Totally Floored By What I Didn’t’ Know About Flooring

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Peter and Mary Fellbusch of Absolute Flooring.
Peter and Mary Fellbusch of Absolute Flooring.

First, I was floored by what I didn’t know about flooring. Then I was floored by what I did.

I was at a broker’s open house munching on the snacks provided, standing in the kitchen on what I thought was slate flooring. But the listing agent told me, no, it was one of the new high-grade vinyl tiles. I stooped down and tapped on the floor and discovered that it was not as hard or as cold a finish as slate would be. And yet, it truly looked like the real thing.

Wow, I thought, obviously I’m not aware of what’s new in flooring, and maybe it’s time for me to catch up. My wife and I were already planning to replace our kitchen floor, and I decided it would probably be with the kind of high quality vinyl product I just discovered.

But when I mentioned my choice to a buddy at work who knew I was using upgraded materials for the rest of my kitchen, he said, “You just can’t put vinyl on your kitchen floor if you’re putting natural stone on your countertop.”

Initially accepting that view as reasonable, we had to decide among slate, marble, travertine, porcelain or ceramic. Our choice was leaning toward either slate, which would look like bluestone, or a black and white marble, with tiles alternating between the two. I visited three different showrooms to compare materials and pricing, with the sales personnel in each place helpful and knowledgeable about their products.

I invited two suppliers to give me a quote and both came to my house to take measurements. My hopes for a natural material were dashed when Peter Fellbusch from Absolute Flooring told me that stone or ceramic wouldn’t be a good choice for our kitchen because the wood floor in our antique home had some “movement;” not being on concrete, it might cause cracking. He strongly advised that we choose a vinyl for its greater flexibility.

We chose Absolute Flooring because they quoted the best price when comparing apples to apples and had shown me a very detailed plan of the installation. Also, from our first of three advance visits to their showroom, we were greatly impressed with Diane Darby, an incredible salesroom representative, not only for her knowledge of the product but for her responsiveness to our questions. Chief among her attributes was her patience as we changed our minds countless times.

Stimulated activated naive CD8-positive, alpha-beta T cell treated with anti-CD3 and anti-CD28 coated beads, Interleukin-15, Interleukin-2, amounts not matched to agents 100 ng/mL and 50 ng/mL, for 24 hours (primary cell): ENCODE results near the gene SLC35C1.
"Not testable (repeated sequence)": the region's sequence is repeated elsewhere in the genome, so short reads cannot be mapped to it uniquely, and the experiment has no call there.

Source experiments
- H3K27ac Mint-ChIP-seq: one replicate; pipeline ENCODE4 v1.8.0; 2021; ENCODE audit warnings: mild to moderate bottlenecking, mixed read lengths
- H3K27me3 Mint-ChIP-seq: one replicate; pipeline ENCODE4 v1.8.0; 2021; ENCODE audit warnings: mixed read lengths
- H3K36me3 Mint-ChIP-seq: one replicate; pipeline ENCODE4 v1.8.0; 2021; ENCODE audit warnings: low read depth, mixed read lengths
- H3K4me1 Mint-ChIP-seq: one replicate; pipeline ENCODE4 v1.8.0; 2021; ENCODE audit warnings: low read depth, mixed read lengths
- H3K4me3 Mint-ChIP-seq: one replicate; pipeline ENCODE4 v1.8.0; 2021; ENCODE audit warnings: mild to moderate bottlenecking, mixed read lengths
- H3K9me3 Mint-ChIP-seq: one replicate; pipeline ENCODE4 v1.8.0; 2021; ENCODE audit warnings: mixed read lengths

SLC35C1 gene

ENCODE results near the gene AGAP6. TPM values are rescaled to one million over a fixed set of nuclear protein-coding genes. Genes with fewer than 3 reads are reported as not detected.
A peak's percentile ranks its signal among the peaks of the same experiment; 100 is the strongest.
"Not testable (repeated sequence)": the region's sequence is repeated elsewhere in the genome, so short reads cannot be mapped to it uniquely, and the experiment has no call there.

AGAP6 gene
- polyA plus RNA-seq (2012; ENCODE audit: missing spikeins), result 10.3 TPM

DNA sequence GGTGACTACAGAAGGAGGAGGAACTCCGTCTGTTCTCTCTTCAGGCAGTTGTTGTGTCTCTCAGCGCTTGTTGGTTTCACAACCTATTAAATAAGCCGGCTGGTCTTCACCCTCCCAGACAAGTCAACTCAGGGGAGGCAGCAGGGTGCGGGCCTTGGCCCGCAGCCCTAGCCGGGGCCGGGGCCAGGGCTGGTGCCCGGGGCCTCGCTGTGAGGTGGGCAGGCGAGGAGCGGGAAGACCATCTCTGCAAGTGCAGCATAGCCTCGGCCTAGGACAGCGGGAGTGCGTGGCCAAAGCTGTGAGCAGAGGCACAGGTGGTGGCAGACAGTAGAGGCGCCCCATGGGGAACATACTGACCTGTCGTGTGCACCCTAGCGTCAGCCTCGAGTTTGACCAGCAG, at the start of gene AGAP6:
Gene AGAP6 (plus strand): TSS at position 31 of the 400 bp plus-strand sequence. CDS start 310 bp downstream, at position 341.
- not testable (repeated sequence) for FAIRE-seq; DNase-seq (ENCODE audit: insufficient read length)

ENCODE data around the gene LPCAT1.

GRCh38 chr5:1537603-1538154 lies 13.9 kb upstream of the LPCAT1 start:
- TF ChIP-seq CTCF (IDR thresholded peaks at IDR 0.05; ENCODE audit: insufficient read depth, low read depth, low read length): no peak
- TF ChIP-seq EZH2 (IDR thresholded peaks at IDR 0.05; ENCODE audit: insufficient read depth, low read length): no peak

Later when I discussed natural versus vinyl materials with Peter’s wife, Mary Fellbusch, the owner of the company, she said, “Some people might think that natural stone is preferable or of higher quality, but today, that might be considered old school.”

That’s all I needed to hear and I was immediately recruited to the new stuff. Furthermore, she said that high-quality vinyl could cost as much as marble or other natural material.

How about wood flooring, I asked? Mary Fellbusch responded that while the trade magazines had been promoting wood floors for some time, the trend has diminished, most likely from the lack of practicality in kitchen upkeep. But every material has its downside: wood flooring can scratch, surrounding grout for ceramic can be tough to keep clean and the less expensive vinyl tile edges can curl.

“Many homeowners are going to green options now, despite their increased cost,” Mary Fellbusch added. “It should go lower in price as more choose it.”

These include, believe it or not, the comeback of linoleum, synonymous with the 1950s, with its base of linseed oil and other green materials that make it environmentally friendly.

“Many people abuse vinyl flooring from its first washing,” she advised. “You should never use commercial detergents, especially not on vinyl, because you’re slowing washing the finish away. It’s best to use the cleaners supplied by the manufacturers, but only half of what they suggest. And, don’t use cleaners every time, but every other time. In between, just use a mop and water.”

Advice noted,  and it will be passed on to our cleaning service.

Also, wood and vinyl are softer materials, used as much for comfort as for looks.

“If you stand for any time in the kitchen with ceramic or stone, it’s like standing on concrete,” Mary said.

As it happens, we picked a floor that is high-grade vinyl, but doesn’t mimic a natural product. Rather it is just plain black and white tiles to be used in a harlequin pattern. But, as I learned, when it comes to flooring, not everything is as simple as black and white.

Visit Absolute Flooring at 1735 Front St. in Yorktown Heights or call 914-245-0225.

Bill Primavera is a residential and commercial Realtor® associated with Coldwell Banker, as well as a marketer and journalist who writes regularly as The Home Guru. For questions about home maintenance or to buy or sell a home, he can be emailed at or called directly at 914-522-2076.

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